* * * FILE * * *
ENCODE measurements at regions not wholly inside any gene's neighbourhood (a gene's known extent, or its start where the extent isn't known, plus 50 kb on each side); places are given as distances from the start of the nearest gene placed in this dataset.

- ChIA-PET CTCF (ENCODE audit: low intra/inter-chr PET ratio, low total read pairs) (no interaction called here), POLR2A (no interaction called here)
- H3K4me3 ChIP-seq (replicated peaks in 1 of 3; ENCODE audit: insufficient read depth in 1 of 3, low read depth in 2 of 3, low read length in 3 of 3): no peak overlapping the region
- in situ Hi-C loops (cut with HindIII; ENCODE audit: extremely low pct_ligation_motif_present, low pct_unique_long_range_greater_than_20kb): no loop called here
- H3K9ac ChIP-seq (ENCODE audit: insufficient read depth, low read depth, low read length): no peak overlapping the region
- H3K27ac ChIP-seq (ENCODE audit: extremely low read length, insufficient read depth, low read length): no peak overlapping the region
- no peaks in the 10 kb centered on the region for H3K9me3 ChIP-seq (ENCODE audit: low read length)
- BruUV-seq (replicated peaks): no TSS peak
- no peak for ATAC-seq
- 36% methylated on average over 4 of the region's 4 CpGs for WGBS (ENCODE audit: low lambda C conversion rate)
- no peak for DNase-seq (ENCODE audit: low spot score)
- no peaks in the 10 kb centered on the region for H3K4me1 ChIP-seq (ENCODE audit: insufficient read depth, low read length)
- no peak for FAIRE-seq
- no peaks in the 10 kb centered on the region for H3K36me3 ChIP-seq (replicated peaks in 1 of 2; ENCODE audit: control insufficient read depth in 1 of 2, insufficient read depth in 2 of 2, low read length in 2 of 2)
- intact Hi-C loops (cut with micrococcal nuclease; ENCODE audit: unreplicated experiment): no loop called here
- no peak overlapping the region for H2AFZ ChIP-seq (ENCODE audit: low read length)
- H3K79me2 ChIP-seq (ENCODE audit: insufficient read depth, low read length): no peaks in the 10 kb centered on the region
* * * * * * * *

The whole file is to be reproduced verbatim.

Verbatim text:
ENCODE measurements at regions not wholly inside any gene's neighbourhood (a gene's known extent, or its start where the extent isn't known, plus 50 kb on each side); places are given as distances from the start of the nearest gene placed in this dataset.

- ChIA-PET CTCF (ENCODE audit: low intra/inter-chr PET ratio, low total read pairs) (no interaction called here), POLR2A (no interaction called here)
- H3K4me3 ChIP-seq (replicated peaks in 1 of 3; ENCODE audit: insufficient read depth in 1 of 3, low read depth in 2 of 3, low read length in 3 of 3): no peak overlapping the region
- in situ Hi-C loops (cut with HindIII; ENCODE audit: extremely low pct_ligation_motif_present, low pct_unique_long_range_greater_than_20kb): no loop called here
- H3K9ac ChIP-seq (ENCODE audit: insufficient read depth, low read depth, low read length): no peak overlapping the region
- H3K27ac ChIP-seq (ENCODE audit: extremely low read length, insufficient read depth, low read length): no peak overlapping the region
- no peaks in the 10 kb centered on the region for H3K9me3 ChIP-seq (ENCODE audit: low read length)
- BruUV-seq (replicated peaks): no TSS peak
- no peak for ATAC-seq
- 36% methylated on average over 4 of the region's 4 CpGs for WGBS (ENCODE audit: low lambda C conversion rate)
- no peak for DNase-seq (ENCODE audit: low spot score)
- no peaks in the 10 kb centered on the region for H3K4me1 ChIP-seq (ENCODE audit: insufficient read depth, low read length)
- no peak for FAIRE-seq
- no peaks in the 10 kb centered on the region for H3K36me3 ChIP-seq (replicated peaks in 1 of 2; ENCODE audit: control insufficient read depth in 1 of 2, insufficient read depth in 2 of 2, low read length in 2 of 2)
- intact Hi-C loops (cut with micrococcal nuclease; ENCODE audit: unreplicated experiment): no loop called here
- no peak overlapping the region for H2AFZ ChIP-seq (ENCODE audit: low read length)
- H3K79me2 ChIP-seq (ENCODE audit: insufficient read depth, low read length): no peaks in the 10 kb centered on the region